Sunday, September 5, 2010
Sunday outreach program for the Tembari children
By ALFREDO P HERNANDEZ
A Friend of Tembari Children
WHEN Filipino expatriate Grace Delosa heard that a group of his friends was visiting the Tembari Children Center yesterday (Saturday) afternoon, she made sure that she came with them.
She said the birthday party at a friend’s place that was starting those hours could wait.
Grace immediately became interested in meeting the Tembari kids one of these days to create a special bonding with them.
The Center’s visitors were led by New Zealand-based Engr Joselito (Joe) Buenaventura, project site engineer at the hotel building construction project of Holiday Inn in Port Moresby.
Engr Joe and Cocoy Erbina, construction project manager of Filipino-Papua New Guinean-owned ABC Builders Co, and Grace came to The Center to find out what possible help they could offer on behalf of the Tembari children.
The two building experts wanted to build a new classroom for The Center’s 45 preschoolers and a concrete platform for its 1,000-gallon water tank and to do some more that have to do with construction.
And Grace has her own agenda for the Tembari kids – to start a Sunday school and a feeding program with help from her Filipino colleagues in Port Moresby that included Jovy Baltazar.
With the Sunday feeding program, The Center would now be feeding the children seven days a week! – from Monday to Sunday.
Grace and Jovy work as HR staff at Paradise Business Consultants with offices at the new Datec building complex at Gordon district.
“We can do a lot for the children on Sunday … we want to socialize with them and at the same time create a bonding with each one of them,” Grace said.
“It is one way for the children to learn how to deal with people other than their own races … it would help them develop a good personality …”
“On our part, it is an opportunity for us to do this community service at the settlement,” Grace said, referring to ATS Oro Settlement at Seven-Mile were The Center is located.
Back in her hometown in General Santos city, the home-base of RD Tuna Canners’ mother company in the Philippines, Grace had been involved in Sunday outreach programs.
It was something that developed in her simply because her own parents were also into it during those days when she was still in school.
“I carried it on and with help from my friends, we taught many deprived children many things that helped them became good citizens of our city,” she said.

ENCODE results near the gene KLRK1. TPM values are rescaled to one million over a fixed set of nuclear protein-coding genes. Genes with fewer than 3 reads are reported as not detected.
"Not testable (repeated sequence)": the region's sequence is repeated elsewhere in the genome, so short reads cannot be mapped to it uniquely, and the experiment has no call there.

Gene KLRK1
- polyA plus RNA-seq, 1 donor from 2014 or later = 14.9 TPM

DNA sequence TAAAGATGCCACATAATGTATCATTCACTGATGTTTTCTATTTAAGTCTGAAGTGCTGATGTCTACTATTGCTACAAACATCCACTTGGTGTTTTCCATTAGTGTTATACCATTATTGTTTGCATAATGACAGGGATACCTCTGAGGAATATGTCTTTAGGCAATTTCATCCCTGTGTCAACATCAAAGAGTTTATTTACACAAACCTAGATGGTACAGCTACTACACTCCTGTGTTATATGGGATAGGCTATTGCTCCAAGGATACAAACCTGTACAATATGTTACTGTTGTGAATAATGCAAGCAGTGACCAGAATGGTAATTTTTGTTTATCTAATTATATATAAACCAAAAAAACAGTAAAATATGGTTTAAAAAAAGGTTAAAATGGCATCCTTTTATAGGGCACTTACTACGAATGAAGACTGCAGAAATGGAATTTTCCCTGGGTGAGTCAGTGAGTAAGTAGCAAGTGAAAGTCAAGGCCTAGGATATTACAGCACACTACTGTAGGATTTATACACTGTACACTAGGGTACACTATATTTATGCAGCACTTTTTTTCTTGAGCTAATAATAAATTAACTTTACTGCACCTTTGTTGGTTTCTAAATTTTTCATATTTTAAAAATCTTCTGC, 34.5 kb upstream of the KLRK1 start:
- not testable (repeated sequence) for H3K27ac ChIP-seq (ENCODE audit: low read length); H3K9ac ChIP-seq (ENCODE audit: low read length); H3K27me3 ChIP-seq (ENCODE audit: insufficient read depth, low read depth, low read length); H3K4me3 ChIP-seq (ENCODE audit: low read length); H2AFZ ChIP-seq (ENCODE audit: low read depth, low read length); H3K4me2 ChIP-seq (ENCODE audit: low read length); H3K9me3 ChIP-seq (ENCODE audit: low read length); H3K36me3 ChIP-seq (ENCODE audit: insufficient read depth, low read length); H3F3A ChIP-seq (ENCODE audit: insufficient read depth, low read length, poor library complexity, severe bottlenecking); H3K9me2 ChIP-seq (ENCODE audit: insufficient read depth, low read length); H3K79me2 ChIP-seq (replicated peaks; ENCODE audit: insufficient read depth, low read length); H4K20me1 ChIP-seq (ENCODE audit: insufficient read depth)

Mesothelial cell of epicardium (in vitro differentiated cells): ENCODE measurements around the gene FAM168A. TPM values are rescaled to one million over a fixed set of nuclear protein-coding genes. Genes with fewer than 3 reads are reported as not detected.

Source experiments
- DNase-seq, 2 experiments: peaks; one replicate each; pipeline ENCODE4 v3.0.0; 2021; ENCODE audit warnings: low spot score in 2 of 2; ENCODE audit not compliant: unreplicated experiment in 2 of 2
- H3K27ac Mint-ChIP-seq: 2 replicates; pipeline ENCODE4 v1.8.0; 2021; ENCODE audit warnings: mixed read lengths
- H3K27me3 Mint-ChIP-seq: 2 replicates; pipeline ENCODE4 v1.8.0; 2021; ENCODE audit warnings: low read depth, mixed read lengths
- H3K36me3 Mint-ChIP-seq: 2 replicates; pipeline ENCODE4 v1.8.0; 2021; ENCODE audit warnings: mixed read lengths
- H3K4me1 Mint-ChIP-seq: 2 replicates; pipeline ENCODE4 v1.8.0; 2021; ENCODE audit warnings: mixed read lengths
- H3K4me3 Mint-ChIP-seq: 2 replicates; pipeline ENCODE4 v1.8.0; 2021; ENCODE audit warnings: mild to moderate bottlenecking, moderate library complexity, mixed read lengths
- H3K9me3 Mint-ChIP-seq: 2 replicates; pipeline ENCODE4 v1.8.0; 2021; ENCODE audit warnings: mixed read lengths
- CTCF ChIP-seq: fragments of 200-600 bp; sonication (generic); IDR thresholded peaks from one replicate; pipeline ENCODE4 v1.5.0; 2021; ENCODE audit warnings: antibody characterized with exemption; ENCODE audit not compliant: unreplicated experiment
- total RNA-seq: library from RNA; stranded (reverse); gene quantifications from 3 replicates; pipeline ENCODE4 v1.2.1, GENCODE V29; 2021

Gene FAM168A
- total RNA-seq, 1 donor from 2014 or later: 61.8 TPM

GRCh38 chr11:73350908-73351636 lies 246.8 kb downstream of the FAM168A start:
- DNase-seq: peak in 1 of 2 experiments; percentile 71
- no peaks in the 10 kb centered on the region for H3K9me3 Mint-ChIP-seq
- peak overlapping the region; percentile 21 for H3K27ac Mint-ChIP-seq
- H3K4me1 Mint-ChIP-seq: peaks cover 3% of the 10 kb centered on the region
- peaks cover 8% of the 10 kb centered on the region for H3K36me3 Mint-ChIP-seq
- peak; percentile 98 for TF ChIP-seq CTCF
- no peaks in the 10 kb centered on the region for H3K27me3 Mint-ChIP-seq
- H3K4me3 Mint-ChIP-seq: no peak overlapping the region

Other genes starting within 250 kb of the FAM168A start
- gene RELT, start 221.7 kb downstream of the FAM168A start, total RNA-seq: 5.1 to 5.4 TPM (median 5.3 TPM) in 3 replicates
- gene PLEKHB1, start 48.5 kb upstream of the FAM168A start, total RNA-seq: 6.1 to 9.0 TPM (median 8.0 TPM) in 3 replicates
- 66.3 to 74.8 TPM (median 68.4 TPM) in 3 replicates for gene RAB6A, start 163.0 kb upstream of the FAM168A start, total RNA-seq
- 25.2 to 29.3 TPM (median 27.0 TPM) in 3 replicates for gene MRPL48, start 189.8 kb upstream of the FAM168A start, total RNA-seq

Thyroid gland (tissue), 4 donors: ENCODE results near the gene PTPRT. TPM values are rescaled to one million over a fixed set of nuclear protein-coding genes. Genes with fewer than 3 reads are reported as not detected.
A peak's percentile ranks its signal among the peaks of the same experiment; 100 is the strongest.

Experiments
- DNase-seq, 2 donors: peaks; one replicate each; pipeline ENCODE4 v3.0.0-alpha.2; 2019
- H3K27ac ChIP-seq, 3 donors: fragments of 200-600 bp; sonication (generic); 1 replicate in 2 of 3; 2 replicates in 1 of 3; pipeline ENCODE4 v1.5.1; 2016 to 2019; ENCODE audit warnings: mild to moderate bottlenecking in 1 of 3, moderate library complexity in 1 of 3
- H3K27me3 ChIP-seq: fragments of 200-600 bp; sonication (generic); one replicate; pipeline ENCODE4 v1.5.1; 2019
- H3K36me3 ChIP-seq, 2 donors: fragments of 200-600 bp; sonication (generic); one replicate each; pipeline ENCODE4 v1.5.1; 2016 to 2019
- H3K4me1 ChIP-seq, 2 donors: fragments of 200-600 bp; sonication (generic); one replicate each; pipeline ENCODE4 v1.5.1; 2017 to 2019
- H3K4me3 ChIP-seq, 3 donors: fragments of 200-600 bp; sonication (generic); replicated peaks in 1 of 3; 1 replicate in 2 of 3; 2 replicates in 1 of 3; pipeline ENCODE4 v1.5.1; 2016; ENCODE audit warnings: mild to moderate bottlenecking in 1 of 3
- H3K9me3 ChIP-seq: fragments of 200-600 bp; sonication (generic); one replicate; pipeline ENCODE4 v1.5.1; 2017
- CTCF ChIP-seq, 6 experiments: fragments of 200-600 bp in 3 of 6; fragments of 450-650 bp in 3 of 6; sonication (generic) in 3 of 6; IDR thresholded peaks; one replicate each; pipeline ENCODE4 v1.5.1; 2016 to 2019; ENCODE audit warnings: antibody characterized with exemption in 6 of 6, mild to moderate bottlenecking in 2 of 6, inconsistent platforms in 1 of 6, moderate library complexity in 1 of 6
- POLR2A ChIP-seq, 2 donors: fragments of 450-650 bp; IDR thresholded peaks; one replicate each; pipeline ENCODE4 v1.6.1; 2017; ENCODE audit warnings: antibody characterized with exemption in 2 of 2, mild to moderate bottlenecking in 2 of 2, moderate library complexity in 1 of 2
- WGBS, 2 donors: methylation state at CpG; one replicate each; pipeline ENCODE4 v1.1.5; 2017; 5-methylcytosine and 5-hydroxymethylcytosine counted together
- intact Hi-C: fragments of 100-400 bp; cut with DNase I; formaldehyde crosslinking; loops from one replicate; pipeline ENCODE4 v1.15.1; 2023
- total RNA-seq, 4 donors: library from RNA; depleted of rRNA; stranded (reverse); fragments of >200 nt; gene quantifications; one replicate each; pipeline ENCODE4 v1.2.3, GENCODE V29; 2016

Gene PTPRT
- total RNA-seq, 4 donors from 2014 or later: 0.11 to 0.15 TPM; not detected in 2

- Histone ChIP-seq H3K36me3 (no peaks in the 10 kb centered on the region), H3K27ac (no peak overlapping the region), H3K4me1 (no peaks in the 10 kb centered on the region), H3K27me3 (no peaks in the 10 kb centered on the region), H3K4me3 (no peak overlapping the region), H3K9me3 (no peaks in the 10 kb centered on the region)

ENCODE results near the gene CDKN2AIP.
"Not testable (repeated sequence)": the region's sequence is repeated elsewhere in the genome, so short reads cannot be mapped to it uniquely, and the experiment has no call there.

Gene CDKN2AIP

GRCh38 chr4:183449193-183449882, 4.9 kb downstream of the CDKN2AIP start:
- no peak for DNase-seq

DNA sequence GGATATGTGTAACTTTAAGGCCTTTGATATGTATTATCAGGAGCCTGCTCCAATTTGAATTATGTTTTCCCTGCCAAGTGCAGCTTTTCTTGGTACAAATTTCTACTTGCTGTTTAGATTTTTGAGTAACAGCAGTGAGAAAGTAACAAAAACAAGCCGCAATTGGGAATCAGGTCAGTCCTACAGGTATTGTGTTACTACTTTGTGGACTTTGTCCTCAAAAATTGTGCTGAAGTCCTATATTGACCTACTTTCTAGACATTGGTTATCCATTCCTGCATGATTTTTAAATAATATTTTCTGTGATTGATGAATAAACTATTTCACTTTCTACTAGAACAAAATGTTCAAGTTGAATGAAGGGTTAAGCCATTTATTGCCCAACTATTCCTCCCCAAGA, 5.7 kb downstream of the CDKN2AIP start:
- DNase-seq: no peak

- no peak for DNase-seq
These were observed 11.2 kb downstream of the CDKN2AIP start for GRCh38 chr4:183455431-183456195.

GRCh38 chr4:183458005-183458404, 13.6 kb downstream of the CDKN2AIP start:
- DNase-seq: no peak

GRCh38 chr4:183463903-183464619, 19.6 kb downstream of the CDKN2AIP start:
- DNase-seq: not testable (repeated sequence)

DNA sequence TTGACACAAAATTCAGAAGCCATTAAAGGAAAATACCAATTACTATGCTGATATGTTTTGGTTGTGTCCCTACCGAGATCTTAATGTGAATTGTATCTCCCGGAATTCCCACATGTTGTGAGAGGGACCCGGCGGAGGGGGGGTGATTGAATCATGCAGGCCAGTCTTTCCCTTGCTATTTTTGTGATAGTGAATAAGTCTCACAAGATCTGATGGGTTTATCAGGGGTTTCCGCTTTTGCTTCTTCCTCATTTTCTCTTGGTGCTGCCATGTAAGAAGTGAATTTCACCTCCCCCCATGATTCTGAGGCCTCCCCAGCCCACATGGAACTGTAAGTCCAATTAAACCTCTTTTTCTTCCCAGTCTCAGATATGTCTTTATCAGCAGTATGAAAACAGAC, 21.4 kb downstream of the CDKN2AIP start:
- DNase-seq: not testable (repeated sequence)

One major project that her group’s Sunday outreach program launched in General Santos city was the handicraft project that first started as a Sunday hobby to keep the children out of the streets, which later developed into a livelihood project that has become sustainable even up to these days.
“I would like the same thing here at Tembari Center … we can do it because it is interesting to do and the kids would love doing it … who knows? … we might be able to produce something that could be marketable …?” Grace told me.
She said she and her friends will sit down to take up what could be applicable as far as the Tembari kids are concerned and launch it eventually.
“Sundays could be our home-time for family but we could make it more meaningful if we give them to the Tembari children.
“It’s also one way of knowing the Papua New Guinean culture in an intimate way,” she said.
Grace’s group would be the fourth from the Filipino community in Port Moresby that I know of being involved in feeding and outreach programs.
These feeding programs are held at Tokarara for the Tete children, Six-Mile (for the settlement children) and GK Village at Gerehu Stage 6.
But the first three would only do theirs once a month, due to time constraints, and therefore, the bonding with the children was not sustained and most of the time forgettable.
“It’s not a problem with us … we would like to devote a part of our weekend to the children,” she said.
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Kids displaying their flavored milk courtesy of SVS supermarket.
A kid enjoying his vanilla milk drink served after lunch on Saturday.
Children enjoying their prawn lunch on Saturday.
Wagi, the caretaker, mixing cordial drink with purified water.
A kid getting cool drink from the purified water dispenser.
Children playing inside their classroom after lunch.
Wagi leading the singing of Central song with volunteer mothers after lunch while the children sing along.
A volunteer mother painstakingly scrubbing the soot off the giant pot.
An abandoned dirty stove and a pot waiting to be cleansed.